Are my wood costs too high? This is an age old question, often posed rhetorically. I am sure that all of us— from legends like Frederick Weyerhaeuser, the Calders and the Camps (Union Camp) to every procurement manager with boots on the ground—have asked this question.
On the surface, this question seems simple. The answers turn complicated, though, when considering the nuances of the wood supply chain—product and sourcing mix, consumption volume and haul distance to name a few. Throw a little inclement weather into the mix and this mishmash of factors get wrapped around an axle spinning so fast that not even Einstein could theorize his way to an answer. Two of the biggest monkey wrenches gumming up this work are poor data and inappropriate comparisons. They not only lead to the incorrect answers, they lead—more importantly—to answers in which you can have little confidence.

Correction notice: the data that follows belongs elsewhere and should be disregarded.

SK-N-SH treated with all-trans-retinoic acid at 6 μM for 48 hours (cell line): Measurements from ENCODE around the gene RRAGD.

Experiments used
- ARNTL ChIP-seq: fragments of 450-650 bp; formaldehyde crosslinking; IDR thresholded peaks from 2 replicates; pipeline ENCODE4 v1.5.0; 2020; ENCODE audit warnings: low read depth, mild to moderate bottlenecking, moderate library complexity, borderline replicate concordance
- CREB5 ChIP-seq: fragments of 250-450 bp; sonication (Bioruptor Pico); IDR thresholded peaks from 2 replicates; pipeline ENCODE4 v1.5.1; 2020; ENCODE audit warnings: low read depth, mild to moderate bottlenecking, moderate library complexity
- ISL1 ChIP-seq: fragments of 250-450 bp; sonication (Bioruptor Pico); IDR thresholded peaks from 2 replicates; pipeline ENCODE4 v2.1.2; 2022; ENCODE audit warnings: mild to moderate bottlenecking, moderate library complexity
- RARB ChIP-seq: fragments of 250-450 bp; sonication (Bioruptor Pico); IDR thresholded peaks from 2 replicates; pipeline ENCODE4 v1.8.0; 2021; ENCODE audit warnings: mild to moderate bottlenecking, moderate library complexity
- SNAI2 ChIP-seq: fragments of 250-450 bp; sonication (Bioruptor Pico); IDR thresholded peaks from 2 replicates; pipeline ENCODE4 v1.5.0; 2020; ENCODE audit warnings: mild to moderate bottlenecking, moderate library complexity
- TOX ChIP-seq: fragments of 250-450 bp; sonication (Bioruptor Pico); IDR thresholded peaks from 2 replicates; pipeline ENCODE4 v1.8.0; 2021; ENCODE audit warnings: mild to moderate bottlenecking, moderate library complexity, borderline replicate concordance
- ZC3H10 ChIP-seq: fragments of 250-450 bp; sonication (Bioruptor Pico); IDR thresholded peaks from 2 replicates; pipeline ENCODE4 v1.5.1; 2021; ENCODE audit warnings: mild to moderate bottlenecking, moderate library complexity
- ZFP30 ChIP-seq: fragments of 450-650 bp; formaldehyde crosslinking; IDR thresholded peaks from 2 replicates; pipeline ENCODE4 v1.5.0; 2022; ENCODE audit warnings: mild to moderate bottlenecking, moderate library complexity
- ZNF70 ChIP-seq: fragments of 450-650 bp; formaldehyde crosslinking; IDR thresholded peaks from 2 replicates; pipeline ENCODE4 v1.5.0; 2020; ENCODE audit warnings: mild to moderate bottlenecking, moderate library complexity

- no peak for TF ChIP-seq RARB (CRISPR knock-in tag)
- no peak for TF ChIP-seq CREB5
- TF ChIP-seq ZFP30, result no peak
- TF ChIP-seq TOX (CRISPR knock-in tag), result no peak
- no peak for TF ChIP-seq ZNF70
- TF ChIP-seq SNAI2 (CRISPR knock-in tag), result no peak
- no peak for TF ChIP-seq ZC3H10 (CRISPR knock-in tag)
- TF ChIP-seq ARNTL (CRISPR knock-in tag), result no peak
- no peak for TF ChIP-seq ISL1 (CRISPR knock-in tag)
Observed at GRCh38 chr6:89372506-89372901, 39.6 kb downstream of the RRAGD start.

The adage that all wood markets and supply chains are different is true, but more similarities exist among supply chains than we often believe. And, here is the key: these similarities are more informative than the differences. To really understand whether your wood costs are high, you need to start with an apples-to-apples comparison. The first step, then, is finding your peer group, a set of facilities that have characteristics similar to yours. Once you’ve identified the right peer group, isolating cost and supply chain differences becomes meaningful.
How do you identify a peer group? For pulp and paper mills, consumption volume is a defining characteristic. Sawmills will find log measurements more informative.